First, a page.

When and how often do you go to Oak Island? I know it’s over the summer season, but how long are you really there?
Rick:
 We spend the amount time that we can. I’m retired, and Marty still has business adventures ongoing, so he splits his time. We were there overall five months this year. Family and friends come up. Our sisters have come up with their families. Marty’s son, Alex, has participated in the process, and so have our nephews, Peter and David. They’re all somewhat invested. Not all of them believe however.

written by Barb Oates

  • Wylie Stivers

    The very first word of the article is wrong, lol. It says “Every since”, “Ever since” is the grammatically correct usage. Sad, I only have an associates degree in applied science. Maybe I should have done something else, lol.

    • They must have heeded your comment because it now says: “Ever since they were kids…”. Good eye.

  • MaximumMike

    I love this show although they drive me crazy with their all over the place approach to exploration. The should stick to one plan and fulling execute it until that area is exhausted . I am sure that there was some surface treasure in the past, but I think most of that has been found already.

  • common joe

    Financial Risk/Financial Reward…….has there been a reward beyond the show itself that we aren’t all aware of (financially speaking I understand they might find the search rewarding).

    I am a big fan of the show but at some point you have to question some of the purchases. Absolutely anyone watching would think the following:
    1) For all the money on the equipment why not buy your own RC submersible and send it down and keep it down 10X (heck even post it online as a live feed for viewers to spot things). At some point things clear up and you actually see what’s down there.

    2) Similar to 1, why not get a submersible and go down a box drain, stick GPS on it and see where the money pit is for 100%, add a camera and maybe you get lucky and see some stuff? Since the box drains are directly connected…..

    3) when probing for the money pit itself why in the world did they not pre-plan to make a hole such that a camera would go down in it…….

    Sometimes I think the show is a front for what they are actually doing there and the show will show any findings long after all have been found to prevent people from knowing too much or alternatively it will just get cancelled the moment they realize there isn’t anything or whatever was there has already been taken (as the older ladies on one of their last episodes implied).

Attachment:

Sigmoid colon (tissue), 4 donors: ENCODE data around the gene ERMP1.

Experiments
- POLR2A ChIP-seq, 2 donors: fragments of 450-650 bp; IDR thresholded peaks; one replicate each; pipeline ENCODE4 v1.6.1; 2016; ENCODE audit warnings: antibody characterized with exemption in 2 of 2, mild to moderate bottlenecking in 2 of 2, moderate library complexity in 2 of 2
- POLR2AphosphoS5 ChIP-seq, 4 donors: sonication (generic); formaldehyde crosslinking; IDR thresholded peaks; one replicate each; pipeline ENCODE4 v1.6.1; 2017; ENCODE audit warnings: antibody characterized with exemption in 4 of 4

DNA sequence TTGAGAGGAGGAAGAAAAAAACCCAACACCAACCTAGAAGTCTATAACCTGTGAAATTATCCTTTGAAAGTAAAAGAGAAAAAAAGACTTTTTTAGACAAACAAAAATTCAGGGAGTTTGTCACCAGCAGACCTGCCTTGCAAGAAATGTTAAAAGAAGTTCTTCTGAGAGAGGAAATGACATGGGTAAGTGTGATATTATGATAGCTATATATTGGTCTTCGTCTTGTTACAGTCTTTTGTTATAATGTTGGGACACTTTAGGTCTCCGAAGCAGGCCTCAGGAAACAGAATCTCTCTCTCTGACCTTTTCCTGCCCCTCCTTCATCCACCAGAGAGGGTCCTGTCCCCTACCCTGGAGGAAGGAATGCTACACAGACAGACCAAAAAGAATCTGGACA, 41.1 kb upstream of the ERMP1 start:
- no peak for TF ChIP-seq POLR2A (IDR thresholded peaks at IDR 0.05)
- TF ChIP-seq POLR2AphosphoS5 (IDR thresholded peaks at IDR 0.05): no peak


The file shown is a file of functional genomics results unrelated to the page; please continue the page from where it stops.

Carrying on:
• One recommendation for improving that waste of time program, ‘Drilling Down’…. get rid of that dweeb Matty whatever (?). That guy just sets my teeth on edge – like fingernails on a chalk board. His phony, faked enthusiasm is cloying enough to gag a maggot, which, oddly enough, he kind of resembles. Meanwhile, I’ll just continue on course; NOT watching. Otherwise, I love Curse of Oak Island.

  • joevet

    Wait… That is their last name? “Lagina?” I would go straight to the Courthouse and change my name, if I were them, for obvious reasons.

  • Bertdanger

    Since this was about financing the project, I’ll comment from that angle. 1) I think they are financing some of this project with what they are making from the History Channel. 2) Marty Lagina formed Terra Energy in 1992, which would become the largest operator of gas wells in Michigan. He sold that business for $63 million in 1995 and now runs Heritage Wind Energy, a renewable energy provider. 3) I believe that the original african american guy who owned the land there in the 1800s found the treasure already. Remember stories that he paid his bills with gold coins, spanish 8? Where did he get all the gold coins if he didn’t already find the treasure? Thus, I think this entire thing is a huge hoax and history channel is just making money on advertising and paying these guys to keep the hoax going……..

  • Frank Hunter

    This is a scam to make a show on the History Channel as the treasure, such as it was, has already been found and spent. Everyone knows it and any other suggestion is just delusional.